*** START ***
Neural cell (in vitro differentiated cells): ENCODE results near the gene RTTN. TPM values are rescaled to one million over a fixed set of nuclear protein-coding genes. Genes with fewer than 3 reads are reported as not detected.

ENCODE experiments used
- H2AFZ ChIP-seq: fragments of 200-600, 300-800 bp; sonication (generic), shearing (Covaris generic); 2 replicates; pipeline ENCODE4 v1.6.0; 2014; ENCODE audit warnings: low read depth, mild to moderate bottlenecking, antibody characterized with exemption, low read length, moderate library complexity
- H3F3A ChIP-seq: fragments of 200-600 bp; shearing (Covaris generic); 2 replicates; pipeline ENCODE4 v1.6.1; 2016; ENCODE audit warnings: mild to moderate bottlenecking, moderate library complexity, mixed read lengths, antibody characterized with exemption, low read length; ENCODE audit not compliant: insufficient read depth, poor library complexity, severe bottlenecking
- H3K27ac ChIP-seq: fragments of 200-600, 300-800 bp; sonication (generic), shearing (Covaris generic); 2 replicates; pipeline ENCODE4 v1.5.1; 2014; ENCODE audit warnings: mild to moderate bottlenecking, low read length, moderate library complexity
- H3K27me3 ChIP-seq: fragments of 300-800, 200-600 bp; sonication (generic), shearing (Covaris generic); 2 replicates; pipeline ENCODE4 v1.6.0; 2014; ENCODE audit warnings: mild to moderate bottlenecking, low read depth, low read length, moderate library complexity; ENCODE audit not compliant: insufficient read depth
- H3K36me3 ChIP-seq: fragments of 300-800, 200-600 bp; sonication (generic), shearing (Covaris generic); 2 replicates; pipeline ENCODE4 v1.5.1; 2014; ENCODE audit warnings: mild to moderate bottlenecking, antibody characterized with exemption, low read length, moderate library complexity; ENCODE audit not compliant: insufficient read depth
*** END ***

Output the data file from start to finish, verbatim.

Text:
Neural cell (in vitro differentiated cells): ENCODE results near the gene RTTN. TPM values are rescaled to one million over a fixed set of nuclear protein-coding genes. Genes with fewer than 3 reads are reported as not detected.

ENCODE experiments used
- H2AFZ ChIP-seq: fragments of 200-600, 300-800 bp; sonication (generic), shearing (Covaris generic); 2 replicates; pipeline ENCODE4 v1.6.0; 2014; ENCODE audit warnings: low read depth, mild to moderate bottlenecking, antibody characterized with exemption, low read length, moderate library complexity
- H3F3A ChIP-seq: fragments of 200-600 bp; shearing (Covaris generic); 2 replicates; pipeline ENCODE4 v1.6.1; 2016; ENCODE audit warnings: mild to moderate bottlenecking, moderate library complexity, mixed read lengths, antibody characterized with exemption, low read length; ENCODE audit not compliant: insufficient read depth, poor library complexity, severe bottlenecking
- H3K27ac ChIP-seq: fragments of 200-600, 300-800 bp; sonication (generic), shearing (Covaris generic); 2 replicates; pipeline ENCODE4 v1.5.1; 2014; ENCODE audit warnings: mild to moderate bottlenecking, low read length, moderate library complexity
- H3K27me3 ChIP-seq: fragments of 300-800, 200-600 bp; sonication (generic), shearing (Covaris generic); 2 replicates; pipeline ENCODE4 v1.6.0; 2014; ENCODE audit warnings: mild to moderate bottlenecking, low read depth, low read length, moderate library complexity; ENCODE audit not compliant: insufficient read depth
- H3K36me3 ChIP-seq: fragments of 300-800, 200-600 bp; sonication (generic), shearing (Covaris generic); 2 replicates; pipeline ENCODE4 v1.5.1; 2014; ENCODE audit warnings: mild to moderate bottlenecking, antibody characterized with exemption, low read length, moderate library complexity; ENCODE audit not compliant: insufficient read depth